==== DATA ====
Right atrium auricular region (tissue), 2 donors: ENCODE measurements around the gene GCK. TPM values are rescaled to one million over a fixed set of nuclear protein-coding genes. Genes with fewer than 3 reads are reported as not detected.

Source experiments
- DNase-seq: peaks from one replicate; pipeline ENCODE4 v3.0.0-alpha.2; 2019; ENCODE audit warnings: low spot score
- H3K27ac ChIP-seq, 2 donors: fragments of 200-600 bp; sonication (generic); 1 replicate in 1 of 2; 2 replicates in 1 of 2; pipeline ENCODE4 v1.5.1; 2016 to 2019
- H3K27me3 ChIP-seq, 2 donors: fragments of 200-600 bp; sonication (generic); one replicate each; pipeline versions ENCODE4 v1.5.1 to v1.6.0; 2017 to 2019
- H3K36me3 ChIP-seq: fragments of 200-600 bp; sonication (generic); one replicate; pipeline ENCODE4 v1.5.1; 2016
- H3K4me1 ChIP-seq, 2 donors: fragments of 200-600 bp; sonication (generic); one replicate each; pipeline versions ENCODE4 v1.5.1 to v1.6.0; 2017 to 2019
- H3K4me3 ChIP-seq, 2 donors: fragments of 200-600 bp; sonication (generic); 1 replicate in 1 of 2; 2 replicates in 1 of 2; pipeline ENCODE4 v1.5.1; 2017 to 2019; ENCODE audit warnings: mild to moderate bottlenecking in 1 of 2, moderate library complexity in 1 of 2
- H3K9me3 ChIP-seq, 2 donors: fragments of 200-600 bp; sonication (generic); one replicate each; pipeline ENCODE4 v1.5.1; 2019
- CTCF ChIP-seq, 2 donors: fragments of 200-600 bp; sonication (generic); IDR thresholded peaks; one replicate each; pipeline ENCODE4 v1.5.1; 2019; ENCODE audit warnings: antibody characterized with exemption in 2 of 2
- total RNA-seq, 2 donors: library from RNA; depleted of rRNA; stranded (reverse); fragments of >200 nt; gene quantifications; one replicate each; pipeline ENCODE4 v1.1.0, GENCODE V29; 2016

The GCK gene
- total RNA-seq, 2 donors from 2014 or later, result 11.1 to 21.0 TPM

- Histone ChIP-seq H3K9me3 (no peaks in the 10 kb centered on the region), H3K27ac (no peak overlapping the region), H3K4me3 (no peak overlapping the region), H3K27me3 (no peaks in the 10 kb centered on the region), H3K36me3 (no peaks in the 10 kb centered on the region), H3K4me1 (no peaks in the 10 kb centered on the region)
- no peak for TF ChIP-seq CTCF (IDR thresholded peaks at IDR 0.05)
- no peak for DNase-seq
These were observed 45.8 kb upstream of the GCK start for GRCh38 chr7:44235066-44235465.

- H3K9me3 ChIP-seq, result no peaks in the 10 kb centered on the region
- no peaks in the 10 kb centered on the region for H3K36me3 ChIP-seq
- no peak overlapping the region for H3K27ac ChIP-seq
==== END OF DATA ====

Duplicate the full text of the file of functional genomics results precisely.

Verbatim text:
Right atrium auricular region (tissue), 2 donors: ENCODE measurements around the gene GCK. TPM values are rescaled to one million over a fixed set of nuclear protein-coding genes. Genes with fewer than 3 reads are reported as not detected.

Source experiments
- DNase-seq: peaks from one replicate; pipeline ENCODE4 v3.0.0-alpha.2; 2019; ENCODE audit warnings: low spot score
- H3K27ac ChIP-seq, 2 donors: fragments of 200-600 bp; sonication (generic); 1 replicate in 1 of 2; 2 replicates in 1 of 2; pipeline ENCODE4 v1.5.1; 2016 to 2019
- H3K27me3 ChIP-seq, 2 donors: fragments of 200-600 bp; sonication (generic); one replicate each; pipeline versions ENCODE4 v1.5.1 to v1.6.0; 2017 to 2019
- H3K36me3 ChIP-seq: fragments of 200-600 bp; sonication (generic); one replicate; pipeline ENCODE4 v1.5.1; 2016
- H3K4me1 ChIP-seq, 2 donors: fragments of 200-600 bp; sonication (generic); one replicate each; pipeline versions ENCODE4 v1.5.1 to v1.6.0; 2017 to 2019
- H3K4me3 ChIP-seq, 2 donors: fragments of 200-600 bp; sonication (generic); 1 replicate in 1 of 2; 2 replicates in 1 of 2; pipeline ENCODE4 v1.5.1; 2017 to 2019; ENCODE audit warnings: mild to moderate bottlenecking in 1 of 2, moderate library complexity in 1 of 2
- H3K9me3 ChIP-seq, 2 donors: fragments of 200-600 bp; sonication (generic); one replicate each; pipeline ENCODE4 v1.5.1; 2019
- CTCF ChIP-seq, 2 donors: fragments of 200-600 bp; sonication (generic); IDR thresholded peaks; one replicate each; pipeline ENCODE4 v1.5.1; 2019; ENCODE audit warnings: antibody characterized with exemption in 2 of 2
- total RNA-seq, 2 donors: library from RNA; depleted of rRNA; stranded (reverse); fragments of >200 nt; gene quantifications; one replicate each; pipeline ENCODE4 v1.1.0, GENCODE V29; 2016

The GCK gene
- total RNA-seq, 2 donors from 2014 or later, result 11.1 to 21.0 TPM

- Histone ChIP-seq H3K9me3 (no peaks in the 10 kb centered on the region), H3K27ac (no peak overlapping the region), H3K4me3 (no peak overlapping the region), H3K27me3 (no peaks in the 10 kb centered on the region), H3K36me3 (no peaks in the 10 kb centered on the region), H3K4me1 (no peaks in the 10 kb centered on the region)
- no peak for TF ChIP-seq CTCF (IDR thresholded peaks at IDR 0.05)
- no peak for DNase-seq
These were observed 45.8 kb upstream of the GCK start for GRCh38 chr7:44235066-44235465.

- H3K9me3 ChIP-seq, result no peaks in the 10 kb centered on the region
- no peaks in the 10 kb centered on the region for H3K36me3 ChIP-seq
- no peak overlapping the region for H3K27ac ChIP-seq